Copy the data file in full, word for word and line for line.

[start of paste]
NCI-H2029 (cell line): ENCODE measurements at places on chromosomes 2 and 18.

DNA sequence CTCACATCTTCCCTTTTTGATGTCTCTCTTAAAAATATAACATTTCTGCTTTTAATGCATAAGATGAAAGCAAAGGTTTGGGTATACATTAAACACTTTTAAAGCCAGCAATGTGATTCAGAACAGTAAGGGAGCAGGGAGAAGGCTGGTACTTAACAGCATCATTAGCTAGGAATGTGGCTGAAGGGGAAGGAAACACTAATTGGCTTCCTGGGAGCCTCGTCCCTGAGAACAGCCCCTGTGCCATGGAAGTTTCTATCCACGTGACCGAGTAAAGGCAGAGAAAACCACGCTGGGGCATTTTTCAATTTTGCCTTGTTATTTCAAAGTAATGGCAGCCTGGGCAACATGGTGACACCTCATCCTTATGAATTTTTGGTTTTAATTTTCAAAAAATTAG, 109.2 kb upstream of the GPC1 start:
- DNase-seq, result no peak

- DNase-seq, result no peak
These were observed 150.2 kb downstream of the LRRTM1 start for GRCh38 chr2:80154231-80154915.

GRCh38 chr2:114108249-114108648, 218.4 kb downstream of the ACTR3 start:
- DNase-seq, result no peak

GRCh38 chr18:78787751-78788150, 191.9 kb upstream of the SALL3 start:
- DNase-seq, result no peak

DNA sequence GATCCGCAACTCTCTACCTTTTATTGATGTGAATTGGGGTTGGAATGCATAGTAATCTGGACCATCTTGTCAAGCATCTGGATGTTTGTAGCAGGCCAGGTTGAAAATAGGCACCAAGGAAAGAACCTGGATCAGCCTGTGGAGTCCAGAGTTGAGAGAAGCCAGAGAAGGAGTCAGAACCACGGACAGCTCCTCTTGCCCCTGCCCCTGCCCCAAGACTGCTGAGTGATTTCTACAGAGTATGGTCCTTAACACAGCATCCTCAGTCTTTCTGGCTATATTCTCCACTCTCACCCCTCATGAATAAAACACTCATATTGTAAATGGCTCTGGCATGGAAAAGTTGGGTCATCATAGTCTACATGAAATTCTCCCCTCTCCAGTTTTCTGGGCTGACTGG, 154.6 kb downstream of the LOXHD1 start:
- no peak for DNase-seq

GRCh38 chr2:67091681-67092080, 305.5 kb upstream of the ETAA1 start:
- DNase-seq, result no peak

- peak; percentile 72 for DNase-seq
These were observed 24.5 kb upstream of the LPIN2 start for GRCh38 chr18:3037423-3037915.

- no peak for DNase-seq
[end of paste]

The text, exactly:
NCI-H2029 (cell line): ENCODE measurements at places on chromosomes 2 and 18.

DNA sequence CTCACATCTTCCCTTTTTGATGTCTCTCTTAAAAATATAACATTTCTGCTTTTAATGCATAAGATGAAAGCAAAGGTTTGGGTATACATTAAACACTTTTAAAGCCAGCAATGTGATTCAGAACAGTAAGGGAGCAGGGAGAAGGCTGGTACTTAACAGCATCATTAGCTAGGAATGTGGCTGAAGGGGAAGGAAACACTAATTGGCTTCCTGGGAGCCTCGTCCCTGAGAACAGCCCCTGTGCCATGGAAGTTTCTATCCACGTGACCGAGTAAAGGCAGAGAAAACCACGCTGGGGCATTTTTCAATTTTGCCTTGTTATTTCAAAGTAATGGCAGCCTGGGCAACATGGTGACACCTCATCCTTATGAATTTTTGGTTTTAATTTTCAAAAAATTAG, 109.2 kb upstream of the GPC1 start:
- DNase-seq, result no peak

- DNase-seq, result no peak
These were observed 150.2 kb downstream of the LRRTM1 start for GRCh38 chr2:80154231-80154915.

GRCh38 chr2:114108249-114108648, 218.4 kb downstream of the ACTR3 start:
- DNase-seq, result no peak

GRCh38 chr18:78787751-78788150, 191.9 kb upstream of the SALL3 start:
- DNase-seq, result no peak

DNA sequence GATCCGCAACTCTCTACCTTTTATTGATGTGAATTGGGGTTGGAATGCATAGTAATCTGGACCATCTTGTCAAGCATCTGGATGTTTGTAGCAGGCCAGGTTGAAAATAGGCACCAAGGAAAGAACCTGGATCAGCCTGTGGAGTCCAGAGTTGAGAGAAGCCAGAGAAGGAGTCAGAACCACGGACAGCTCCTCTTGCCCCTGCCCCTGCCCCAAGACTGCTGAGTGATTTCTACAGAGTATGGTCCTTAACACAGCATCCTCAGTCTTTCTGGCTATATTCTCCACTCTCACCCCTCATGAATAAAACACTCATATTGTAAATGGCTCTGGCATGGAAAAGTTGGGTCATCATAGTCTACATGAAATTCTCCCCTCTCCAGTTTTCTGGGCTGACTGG, 154.6 kb downstream of the LOXHD1 start:
- no peak for DNase-seq

GRCh38 chr2:67091681-67092080, 305.5 kb upstream of the ETAA1 start:
- DNase-seq, result no peak

- peak; percentile 72 for DNase-seq
These were observed 24.5 kb upstream of the LPIN2 start for GRCh38 chr18:3037423-3037915.

- no peak for DNase-seq